# HELP on homework... how do you calculate fan-out?

Discussion in 'Electronic Design' started by [email protected], Feb 20, 2007.

1. ### Guest

I need help for this problem.. I have a test tomorrow and this is the
only problem I do not know how to do... any help would be appreciated!
Thank you very much!

10. Given the following specifications, answer the questions that
follow.

74LSxx Family Devices 74Fxx Family Devices
Max Typ Min Max Typ Min
IOL 25mA 23mA 22mA 33mA 32mA 31mA
IOH -23mA -21mA -20mA -30mA -27mA -25mA
IIH 200uA 150uA 100uA 250uA 200uA 180uA
IIL -300uA -280uA -260uA -320uA -300uA -280uA

What is the fan-out for LS devices driving LS devices?

What is the fan-out for F devices driving LS devices?

2. ### BobGuest

Is this really a homework problem? Usually we ONLY answer homework problems,
here. I hope you're not lying.

Anyway, the specs give you how much an LS and F output can drive (IOx) --
both in the low and high state. The specs also give you how much input
current is needed to drive each type of input (IIx)-- both in the low and
high state.

So, the fanout will involve figuring out how many inputs (worst case) can be
driven from a single output stage (worst case). What is "worst case"? Here's
a hint -- if you can't supply the amount of current an input (or inputs)
need then the low and high state voltage will NOT be met. Here's another
hint -- two inputs connected to an output will draw twice as much current
(from that output) as compared to if only one input was connected to that
output.

There's no point in us giving you a formula because it won't help you (in
the long run). This is a "common sense" kind of question. If it's not
obvious, to you, what is really being asked then you need to go back to the
basic concepts of what voltage and current really are.

Bob

Well, if you have a device that could source, say, 10mA when high and could
sink, say, 5mA when low, and were trying to drive an input that required, say,
1mA when driven high and 200uA when driven low, I'd say that... hmm... when
high, you could drive 10 of these devices and when low you could drive 25 of
these devices... so I suppose the fan-out would be the more restrictive
case -- 10 devices.

Surely that's enough to let you solve your homework problem?

4. ### John PopelishGuest

Fan out is the number of inputs (worst case limits) that can
be driven by an output while remaining inside the voltage
limits for a logic low and logic high state.

Taking the LS family, for example, the worst case (weakest)
output current that an output can sink (IOL or output
current absorbed while maintaining a logic low voltage) is
at least 22 mA, while pulling down to a valid logic low
voltage. Each input may supply as much as (highest spec)
300 uA current into that output (IIL) or input current
supplied into a logic low voltage), while it is pulling down
to a logic low. Since there are about 73 times 300 uA in 22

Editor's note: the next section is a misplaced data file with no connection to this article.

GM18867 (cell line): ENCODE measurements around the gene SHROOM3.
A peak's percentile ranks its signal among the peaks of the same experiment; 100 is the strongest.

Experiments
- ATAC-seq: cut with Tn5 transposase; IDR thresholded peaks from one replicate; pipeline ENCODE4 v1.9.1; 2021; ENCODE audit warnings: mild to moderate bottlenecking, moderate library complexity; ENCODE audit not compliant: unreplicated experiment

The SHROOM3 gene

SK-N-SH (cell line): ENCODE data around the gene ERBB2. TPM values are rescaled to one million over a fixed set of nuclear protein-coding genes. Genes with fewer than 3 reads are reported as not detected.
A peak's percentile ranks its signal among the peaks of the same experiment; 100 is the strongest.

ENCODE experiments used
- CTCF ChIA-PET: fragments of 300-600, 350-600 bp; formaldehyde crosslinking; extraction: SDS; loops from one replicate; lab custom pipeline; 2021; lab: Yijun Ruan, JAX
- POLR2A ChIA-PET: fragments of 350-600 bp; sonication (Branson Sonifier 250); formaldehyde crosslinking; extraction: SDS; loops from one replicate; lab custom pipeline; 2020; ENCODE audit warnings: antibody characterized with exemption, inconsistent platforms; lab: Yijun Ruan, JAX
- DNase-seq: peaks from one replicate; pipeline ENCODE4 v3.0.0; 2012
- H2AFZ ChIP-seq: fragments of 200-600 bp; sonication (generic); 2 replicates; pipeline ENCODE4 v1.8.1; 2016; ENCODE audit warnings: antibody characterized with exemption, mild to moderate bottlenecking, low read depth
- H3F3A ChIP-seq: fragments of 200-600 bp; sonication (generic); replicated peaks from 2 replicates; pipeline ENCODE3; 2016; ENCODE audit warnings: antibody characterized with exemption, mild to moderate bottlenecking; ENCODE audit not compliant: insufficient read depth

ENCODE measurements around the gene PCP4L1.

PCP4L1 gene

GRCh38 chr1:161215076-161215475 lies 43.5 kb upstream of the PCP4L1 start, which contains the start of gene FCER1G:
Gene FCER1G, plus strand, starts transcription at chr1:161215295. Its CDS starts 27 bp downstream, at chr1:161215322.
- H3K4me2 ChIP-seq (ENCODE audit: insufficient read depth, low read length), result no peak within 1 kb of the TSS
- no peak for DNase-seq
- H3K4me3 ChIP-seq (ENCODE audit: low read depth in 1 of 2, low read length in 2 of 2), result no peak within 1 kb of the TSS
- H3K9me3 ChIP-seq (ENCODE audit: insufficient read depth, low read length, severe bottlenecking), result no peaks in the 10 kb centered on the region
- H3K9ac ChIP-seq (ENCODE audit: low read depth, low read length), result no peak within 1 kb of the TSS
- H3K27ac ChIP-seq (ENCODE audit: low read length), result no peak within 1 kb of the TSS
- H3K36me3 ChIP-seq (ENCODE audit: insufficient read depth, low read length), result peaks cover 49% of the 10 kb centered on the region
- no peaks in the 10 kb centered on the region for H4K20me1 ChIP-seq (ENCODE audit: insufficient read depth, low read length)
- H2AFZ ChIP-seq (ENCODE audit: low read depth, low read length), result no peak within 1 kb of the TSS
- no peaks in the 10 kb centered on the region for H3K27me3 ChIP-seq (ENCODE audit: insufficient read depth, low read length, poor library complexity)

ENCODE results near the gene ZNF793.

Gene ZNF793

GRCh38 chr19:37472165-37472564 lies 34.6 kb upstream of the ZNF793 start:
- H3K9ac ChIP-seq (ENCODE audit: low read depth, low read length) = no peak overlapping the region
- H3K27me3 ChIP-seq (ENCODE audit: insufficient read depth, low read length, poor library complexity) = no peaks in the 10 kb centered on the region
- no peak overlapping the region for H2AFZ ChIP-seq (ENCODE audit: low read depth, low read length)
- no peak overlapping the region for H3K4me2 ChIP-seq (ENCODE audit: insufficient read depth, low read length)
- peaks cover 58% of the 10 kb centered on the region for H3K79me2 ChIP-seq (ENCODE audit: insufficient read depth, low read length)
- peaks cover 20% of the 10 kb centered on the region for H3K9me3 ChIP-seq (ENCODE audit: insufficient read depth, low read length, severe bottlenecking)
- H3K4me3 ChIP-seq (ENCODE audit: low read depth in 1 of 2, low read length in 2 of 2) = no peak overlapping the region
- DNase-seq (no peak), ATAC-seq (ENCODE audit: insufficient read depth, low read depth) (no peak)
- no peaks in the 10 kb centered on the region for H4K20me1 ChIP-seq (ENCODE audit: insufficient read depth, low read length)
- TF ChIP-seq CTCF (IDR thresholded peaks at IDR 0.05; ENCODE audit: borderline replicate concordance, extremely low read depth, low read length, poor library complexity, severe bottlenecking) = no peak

mA, the pull down fan out is up to 73. Each output can
supply up to 20 ma while maintaining a logic high state
(IOH), while each input may need up to 20 uA supplied to it,
hold it up to a logic high state (IIH). Since there are
about 100 of 200 uA in 20 mA, the fan out for a logic high
is up to 100. But you have to take the lower of these two
conditions, so the 73 for the logic low rules. You would
expect a fairly large speed reduction, if you ever came
close to this limit, because the output also has to charge
and discharge all the trace and input capacitances before
stable logic level voltages are achieved.

I hope I got all that right.

5. ### Tam/WB2TTGuest

Simplified, the maximum fanout of a device is its MIN output current,
divided by the MAX input current of whatever you are driving. Throw away
anything after the decimal point.

Your numbers don't look right. As I recall, the IOL for a 74LSxx is 8 ma;
the IOH is around 1 or 2 ma. The 74F numbers don't look right either. You
don't care what the MAX output or the MIN input is.

Tam

6. ### Guest

Thank you all for your help! I get it now. And yes, it is a homework
problem...

-- Erik

7. ### Guest

Actually a quick question: where it says What is the fan-out for F
devices driving LS devices, which is the input and which is the
output? Thank you!

8. ### LeftyGuest

Your homework appears to be overdue...........I hated school!

Lefty

9. ### Rich GriseGuest

On Mon, 19 Feb 2007 16:07:05 -0800, elyngved wrote:

"HELP on homework... how do you calculate fan-out?"

You look at the data sheet.

Good Luck!
Rich

10. ### Rich GriseGuest

I'm sure the teacher will let him know. ;-)

Cheers!
Rich

11. ### EeyoreGuest

If you don't know that, it definitely means you don't know what fan out is.

What do you think it means ?

Graham

12. ### John PopelishGuest

If the middle letter is an O, it is an output spec. If the
middle character is an I, it is an input spec. The first
character is I, representing current. The last character
tells you if the spec relates to the logic low state (L) or
the logic high state (H).